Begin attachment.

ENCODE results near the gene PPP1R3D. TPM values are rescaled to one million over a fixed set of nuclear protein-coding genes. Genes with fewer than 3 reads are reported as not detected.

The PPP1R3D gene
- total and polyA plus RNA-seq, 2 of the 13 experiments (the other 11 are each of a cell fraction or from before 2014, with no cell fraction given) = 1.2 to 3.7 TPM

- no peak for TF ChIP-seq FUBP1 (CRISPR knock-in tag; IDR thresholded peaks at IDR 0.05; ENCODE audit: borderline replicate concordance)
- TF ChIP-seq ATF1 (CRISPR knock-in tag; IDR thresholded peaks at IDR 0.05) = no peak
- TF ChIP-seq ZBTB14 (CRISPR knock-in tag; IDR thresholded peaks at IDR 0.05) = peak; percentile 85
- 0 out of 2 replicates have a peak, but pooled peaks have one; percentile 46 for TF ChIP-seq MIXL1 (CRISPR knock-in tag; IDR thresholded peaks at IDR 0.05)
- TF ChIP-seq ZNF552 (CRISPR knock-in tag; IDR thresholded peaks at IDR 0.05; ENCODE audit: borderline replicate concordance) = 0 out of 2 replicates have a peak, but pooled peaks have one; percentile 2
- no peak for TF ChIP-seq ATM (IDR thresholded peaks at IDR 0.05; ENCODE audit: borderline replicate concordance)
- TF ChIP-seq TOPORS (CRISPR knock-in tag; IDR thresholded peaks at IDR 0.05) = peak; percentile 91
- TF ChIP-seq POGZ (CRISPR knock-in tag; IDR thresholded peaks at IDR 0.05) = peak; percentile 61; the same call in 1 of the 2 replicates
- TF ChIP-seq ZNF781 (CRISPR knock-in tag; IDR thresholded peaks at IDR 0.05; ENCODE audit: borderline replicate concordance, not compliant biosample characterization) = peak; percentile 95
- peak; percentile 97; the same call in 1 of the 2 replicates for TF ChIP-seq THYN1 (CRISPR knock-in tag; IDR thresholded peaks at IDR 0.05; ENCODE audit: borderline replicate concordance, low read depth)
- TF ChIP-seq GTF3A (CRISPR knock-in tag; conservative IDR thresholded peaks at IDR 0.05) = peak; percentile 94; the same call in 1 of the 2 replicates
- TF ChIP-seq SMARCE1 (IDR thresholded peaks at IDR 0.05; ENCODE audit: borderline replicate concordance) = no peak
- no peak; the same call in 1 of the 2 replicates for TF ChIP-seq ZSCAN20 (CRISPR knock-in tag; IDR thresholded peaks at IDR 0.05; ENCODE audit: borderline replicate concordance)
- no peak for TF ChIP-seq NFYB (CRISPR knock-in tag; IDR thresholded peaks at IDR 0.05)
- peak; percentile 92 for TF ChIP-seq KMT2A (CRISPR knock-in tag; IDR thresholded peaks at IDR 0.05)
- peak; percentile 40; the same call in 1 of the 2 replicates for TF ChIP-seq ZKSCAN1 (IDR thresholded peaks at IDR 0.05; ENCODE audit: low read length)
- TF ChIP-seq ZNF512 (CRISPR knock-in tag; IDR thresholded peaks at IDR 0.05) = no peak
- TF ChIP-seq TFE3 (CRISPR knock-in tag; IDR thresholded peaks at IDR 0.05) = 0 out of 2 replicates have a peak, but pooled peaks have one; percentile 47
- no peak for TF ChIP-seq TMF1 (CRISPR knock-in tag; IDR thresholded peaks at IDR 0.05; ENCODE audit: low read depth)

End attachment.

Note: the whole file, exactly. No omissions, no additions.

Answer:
ENCODE results near the gene PPP1R3D. TPM values are rescaled to one million over a fixed set of nuclear protein-coding genes. Genes with fewer than 3 reads are reported as not detected.

The PPP1R3D gene
- total and polyA plus RNA-seq, 2 of the 13 experiments (the other 11 are each of a cell fraction or from before 2014, with no cell fraction given) = 1.2 to 3.7 TPM

- no peak for TF ChIP-seq FUBP1 (CRISPR knock-in tag; IDR thresholded peaks at IDR 0.05; ENCODE audit: borderline replicate concordance)
- TF ChIP-seq ATF1 (CRISPR knock-in tag; IDR thresholded peaks at IDR 0.05) = no peak
- TF ChIP-seq ZBTB14 (CRISPR knock-in tag; IDR thresholded peaks at IDR 0.05) = peak; percentile 85
- 0 out of 2 replicates have a peak, but pooled peaks have one; percentile 46 for TF ChIP-seq MIXL1 (CRISPR knock-in tag; IDR thresholded peaks at IDR 0.05)
- TF ChIP-seq ZNF552 (CRISPR knock-in tag; IDR thresholded peaks at IDR 0.05; ENCODE audit: borderline replicate concordance) = 0 out of 2 replicates have a peak, but pooled peaks have one; percentile 2
- no peak for TF ChIP-seq ATM (IDR thresholded peaks at IDR 0.05; ENCODE audit: borderline replicate concordance)
- TF ChIP-seq TOPORS (CRISPR knock-in tag; IDR thresholded peaks at IDR 0.05) = peak; percentile 91
- TF ChIP-seq POGZ (CRISPR knock-in tag; IDR thresholded peaks at IDR 0.05) = peak; percentile 61; the same call in 1 of the 2 replicates
- TF ChIP-seq ZNF781 (CRISPR knock-in tag; IDR thresholded peaks at IDR 0.05; ENCODE audit: borderline replicate concordance, not compliant biosample characterization) = peak; percentile 95
- peak; percentile 97; the same call in 1 of the 2 replicates for TF ChIP-seq THYN1 (CRISPR knock-in tag; IDR thresholded peaks at IDR 0.05; ENCODE audit: borderline replicate concordance, low read depth)
- TF ChIP-seq GTF3A (CRISPR knock-in tag; conservative IDR thresholded peaks at IDR 0.05) = peak; percentile 94; the same call in 1 of the 2 replicates
- TF ChIP-seq SMARCE1 (IDR thresholded peaks at IDR 0.05; ENCODE audit: borderline replicate concordance) = no peak
- no peak; the same call in 1 of the 2 replicates for TF ChIP-seq ZSCAN20 (CRISPR knock-in tag; IDR thresholded peaks at IDR 0.05; ENCODE audit: borderline replicate concordance)
- no peak for TF ChIP-seq NFYB (CRISPR knock-in tag; IDR thresholded peaks at IDR 0.05)
- peak; percentile 92 for TF ChIP-seq KMT2A (CRISPR knock-in tag; IDR thresholded peaks at IDR 0.05)
- peak; percentile 40; the same call in 1 of the 2 replicates for TF ChIP-seq ZKSCAN1 (IDR thresholded peaks at IDR 0.05; ENCODE audit: low read length)
- TF ChIP-seq ZNF512 (CRISPR knock-in tag; IDR thresholded peaks at IDR 0.05) = no peak
- TF ChIP-seq TFE3 (CRISPR knock-in tag; IDR thresholded peaks at IDR 0.05) = 0 out of 2 replicates have a peak, but pooled peaks have one; percentile 47
- no peak for TF ChIP-seq TMF1 (CRISPR knock-in tag; IDR thresholded peaks at IDR 0.05; ENCODE audit: low read depth)